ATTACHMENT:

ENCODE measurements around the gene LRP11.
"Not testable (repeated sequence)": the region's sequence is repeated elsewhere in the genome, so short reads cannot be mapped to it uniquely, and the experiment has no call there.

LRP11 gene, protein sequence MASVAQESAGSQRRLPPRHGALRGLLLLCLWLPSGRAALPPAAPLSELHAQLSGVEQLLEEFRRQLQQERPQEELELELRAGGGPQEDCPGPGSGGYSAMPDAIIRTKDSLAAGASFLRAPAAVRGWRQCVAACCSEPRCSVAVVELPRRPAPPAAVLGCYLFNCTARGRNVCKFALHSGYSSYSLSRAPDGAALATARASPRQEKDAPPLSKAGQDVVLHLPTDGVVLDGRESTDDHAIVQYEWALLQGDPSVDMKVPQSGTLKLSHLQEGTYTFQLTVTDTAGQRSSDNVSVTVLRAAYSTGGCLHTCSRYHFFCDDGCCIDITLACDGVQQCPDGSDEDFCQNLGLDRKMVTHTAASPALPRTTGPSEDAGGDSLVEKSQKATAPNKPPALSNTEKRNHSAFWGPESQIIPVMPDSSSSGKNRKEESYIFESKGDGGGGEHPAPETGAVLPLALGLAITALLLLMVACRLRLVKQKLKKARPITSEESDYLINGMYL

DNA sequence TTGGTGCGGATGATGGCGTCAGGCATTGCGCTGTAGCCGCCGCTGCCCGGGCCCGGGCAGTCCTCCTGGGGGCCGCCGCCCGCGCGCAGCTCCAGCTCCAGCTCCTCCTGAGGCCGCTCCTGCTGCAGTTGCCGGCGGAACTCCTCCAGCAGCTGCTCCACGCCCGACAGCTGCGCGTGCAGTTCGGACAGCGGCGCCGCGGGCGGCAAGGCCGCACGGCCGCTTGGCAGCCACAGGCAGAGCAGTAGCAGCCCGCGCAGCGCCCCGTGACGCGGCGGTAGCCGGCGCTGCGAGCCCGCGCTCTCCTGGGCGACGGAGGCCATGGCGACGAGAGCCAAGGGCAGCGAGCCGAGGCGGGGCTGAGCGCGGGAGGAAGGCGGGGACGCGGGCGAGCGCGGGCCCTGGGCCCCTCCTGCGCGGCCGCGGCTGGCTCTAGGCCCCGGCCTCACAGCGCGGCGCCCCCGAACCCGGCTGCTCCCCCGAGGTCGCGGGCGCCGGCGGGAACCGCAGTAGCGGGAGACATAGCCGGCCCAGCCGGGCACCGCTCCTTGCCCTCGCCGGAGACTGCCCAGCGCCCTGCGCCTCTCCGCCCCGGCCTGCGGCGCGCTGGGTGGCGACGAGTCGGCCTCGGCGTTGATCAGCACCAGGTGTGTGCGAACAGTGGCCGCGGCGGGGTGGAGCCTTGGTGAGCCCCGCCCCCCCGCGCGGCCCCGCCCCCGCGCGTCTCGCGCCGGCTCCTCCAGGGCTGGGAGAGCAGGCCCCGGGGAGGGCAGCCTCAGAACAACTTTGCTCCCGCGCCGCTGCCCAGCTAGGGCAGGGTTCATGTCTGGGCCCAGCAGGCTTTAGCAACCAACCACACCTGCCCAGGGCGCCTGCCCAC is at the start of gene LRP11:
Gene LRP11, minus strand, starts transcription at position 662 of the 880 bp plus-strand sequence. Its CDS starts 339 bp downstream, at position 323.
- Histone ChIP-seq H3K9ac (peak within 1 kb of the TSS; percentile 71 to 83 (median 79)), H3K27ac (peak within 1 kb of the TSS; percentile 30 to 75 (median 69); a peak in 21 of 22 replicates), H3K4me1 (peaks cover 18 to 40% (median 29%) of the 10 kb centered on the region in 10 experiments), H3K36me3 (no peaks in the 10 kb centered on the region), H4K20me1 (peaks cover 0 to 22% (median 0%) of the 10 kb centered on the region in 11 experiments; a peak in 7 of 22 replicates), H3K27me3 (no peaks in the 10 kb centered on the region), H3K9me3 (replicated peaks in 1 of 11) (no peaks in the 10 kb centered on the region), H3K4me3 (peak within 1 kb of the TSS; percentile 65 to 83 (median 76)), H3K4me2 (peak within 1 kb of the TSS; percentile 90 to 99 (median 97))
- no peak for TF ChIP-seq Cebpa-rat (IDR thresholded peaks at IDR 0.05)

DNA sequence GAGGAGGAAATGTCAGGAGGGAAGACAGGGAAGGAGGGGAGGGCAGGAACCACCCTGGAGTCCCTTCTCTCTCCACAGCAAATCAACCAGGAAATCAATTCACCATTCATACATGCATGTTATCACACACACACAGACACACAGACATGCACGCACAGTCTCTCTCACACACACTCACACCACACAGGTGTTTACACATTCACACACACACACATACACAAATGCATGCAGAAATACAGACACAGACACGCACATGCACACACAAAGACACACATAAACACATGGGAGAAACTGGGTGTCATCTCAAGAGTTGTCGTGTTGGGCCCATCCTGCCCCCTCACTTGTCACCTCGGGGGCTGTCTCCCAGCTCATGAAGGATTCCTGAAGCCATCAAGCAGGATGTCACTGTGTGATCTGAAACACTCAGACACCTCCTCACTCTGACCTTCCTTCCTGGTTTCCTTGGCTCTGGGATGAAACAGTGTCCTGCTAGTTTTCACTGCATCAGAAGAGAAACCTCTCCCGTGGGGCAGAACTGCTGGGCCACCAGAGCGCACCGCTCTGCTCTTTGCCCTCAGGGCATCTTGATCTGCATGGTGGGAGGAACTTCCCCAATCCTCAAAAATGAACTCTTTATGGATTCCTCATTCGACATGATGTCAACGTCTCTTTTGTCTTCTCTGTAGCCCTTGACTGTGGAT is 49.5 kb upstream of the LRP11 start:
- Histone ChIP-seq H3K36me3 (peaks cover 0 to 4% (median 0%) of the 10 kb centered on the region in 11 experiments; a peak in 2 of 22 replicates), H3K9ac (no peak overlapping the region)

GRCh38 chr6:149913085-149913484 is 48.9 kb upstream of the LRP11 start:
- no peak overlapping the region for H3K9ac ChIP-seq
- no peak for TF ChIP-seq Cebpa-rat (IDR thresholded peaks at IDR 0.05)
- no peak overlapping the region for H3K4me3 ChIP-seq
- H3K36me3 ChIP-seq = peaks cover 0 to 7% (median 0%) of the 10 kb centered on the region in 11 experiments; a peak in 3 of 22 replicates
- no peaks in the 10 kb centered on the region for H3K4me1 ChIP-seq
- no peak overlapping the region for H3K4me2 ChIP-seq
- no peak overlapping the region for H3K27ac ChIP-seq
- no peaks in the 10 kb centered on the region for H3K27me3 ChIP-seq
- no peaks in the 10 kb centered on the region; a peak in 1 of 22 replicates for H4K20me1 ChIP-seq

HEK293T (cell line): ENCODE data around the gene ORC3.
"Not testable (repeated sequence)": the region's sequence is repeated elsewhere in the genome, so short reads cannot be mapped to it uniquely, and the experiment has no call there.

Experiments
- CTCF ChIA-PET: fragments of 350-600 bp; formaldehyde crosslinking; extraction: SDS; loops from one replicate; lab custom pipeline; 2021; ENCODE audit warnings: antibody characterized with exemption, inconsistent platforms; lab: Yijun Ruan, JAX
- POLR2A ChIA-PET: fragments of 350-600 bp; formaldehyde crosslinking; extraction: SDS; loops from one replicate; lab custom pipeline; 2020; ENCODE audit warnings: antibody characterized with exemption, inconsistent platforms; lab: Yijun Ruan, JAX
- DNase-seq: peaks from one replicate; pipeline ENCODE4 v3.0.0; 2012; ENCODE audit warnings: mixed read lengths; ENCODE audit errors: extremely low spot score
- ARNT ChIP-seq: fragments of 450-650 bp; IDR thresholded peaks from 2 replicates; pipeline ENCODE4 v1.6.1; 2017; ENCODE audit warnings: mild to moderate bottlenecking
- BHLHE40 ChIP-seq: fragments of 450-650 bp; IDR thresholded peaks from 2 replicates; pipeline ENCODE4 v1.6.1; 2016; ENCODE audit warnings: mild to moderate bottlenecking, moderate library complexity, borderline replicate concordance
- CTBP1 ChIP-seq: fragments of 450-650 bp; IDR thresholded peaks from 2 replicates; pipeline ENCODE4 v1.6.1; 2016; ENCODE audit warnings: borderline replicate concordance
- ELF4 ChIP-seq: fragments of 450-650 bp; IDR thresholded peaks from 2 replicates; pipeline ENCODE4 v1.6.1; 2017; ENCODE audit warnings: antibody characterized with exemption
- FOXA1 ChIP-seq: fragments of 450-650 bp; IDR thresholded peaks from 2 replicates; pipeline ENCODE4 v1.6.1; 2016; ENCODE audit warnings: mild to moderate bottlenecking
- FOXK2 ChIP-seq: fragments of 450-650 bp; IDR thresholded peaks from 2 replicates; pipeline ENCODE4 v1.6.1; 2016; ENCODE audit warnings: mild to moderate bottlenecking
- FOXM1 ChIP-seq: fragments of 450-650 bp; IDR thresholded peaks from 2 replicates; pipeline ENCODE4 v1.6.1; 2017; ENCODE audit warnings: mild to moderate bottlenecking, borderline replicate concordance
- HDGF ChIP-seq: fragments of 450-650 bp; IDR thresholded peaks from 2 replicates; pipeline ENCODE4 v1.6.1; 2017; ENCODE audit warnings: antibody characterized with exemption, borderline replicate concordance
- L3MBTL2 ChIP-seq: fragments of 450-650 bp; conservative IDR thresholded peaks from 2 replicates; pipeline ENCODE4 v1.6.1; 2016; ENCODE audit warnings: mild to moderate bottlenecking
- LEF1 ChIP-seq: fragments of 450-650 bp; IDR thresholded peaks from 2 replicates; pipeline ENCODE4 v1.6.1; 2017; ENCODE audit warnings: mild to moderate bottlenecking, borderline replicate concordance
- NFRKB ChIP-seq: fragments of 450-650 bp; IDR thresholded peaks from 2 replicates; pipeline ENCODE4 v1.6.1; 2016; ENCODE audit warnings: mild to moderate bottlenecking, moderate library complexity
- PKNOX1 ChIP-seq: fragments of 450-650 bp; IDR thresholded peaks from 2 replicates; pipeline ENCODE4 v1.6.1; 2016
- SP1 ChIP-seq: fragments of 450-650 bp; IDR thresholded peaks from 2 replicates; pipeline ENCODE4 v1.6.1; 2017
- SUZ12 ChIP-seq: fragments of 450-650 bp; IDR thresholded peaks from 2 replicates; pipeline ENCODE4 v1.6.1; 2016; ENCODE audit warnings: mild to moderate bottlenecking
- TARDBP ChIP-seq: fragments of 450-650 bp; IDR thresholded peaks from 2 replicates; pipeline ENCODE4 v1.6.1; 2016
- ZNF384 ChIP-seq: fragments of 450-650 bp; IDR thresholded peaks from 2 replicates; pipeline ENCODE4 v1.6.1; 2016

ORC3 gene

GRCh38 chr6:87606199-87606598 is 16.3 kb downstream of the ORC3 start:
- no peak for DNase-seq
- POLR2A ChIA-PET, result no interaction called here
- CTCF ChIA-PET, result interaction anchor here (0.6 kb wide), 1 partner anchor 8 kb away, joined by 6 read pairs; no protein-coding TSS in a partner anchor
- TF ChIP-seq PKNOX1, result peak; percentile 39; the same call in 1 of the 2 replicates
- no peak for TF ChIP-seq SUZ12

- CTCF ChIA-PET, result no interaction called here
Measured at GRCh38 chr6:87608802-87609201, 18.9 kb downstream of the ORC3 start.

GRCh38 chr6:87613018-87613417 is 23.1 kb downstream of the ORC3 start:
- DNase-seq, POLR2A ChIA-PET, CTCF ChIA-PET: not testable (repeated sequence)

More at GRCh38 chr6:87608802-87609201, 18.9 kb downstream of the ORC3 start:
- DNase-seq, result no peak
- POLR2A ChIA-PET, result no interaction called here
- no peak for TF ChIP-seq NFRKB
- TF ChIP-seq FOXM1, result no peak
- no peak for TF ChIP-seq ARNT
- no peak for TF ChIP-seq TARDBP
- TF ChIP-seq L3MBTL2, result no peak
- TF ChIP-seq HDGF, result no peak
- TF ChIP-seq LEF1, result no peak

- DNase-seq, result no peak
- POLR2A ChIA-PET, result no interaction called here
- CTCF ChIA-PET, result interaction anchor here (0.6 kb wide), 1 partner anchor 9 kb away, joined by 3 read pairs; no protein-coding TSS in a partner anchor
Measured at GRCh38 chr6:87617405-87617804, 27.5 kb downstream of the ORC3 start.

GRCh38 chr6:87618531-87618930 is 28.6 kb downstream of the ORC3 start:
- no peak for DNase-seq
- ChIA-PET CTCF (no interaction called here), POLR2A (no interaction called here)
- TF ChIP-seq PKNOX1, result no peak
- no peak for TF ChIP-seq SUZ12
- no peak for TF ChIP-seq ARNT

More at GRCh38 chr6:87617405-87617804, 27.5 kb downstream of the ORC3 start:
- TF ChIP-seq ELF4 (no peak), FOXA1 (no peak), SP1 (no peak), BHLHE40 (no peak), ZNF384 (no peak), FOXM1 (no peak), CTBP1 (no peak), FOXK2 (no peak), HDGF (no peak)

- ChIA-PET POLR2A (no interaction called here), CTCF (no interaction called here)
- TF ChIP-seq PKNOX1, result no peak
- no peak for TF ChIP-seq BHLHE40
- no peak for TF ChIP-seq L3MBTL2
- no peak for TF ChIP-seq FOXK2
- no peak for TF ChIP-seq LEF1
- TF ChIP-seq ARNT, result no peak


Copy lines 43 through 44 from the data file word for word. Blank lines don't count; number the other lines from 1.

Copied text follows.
GRCh38 chr6:87606199-87606598 is 16.3 kb downstream of the ORC3 start:
- no peak for DNase-seq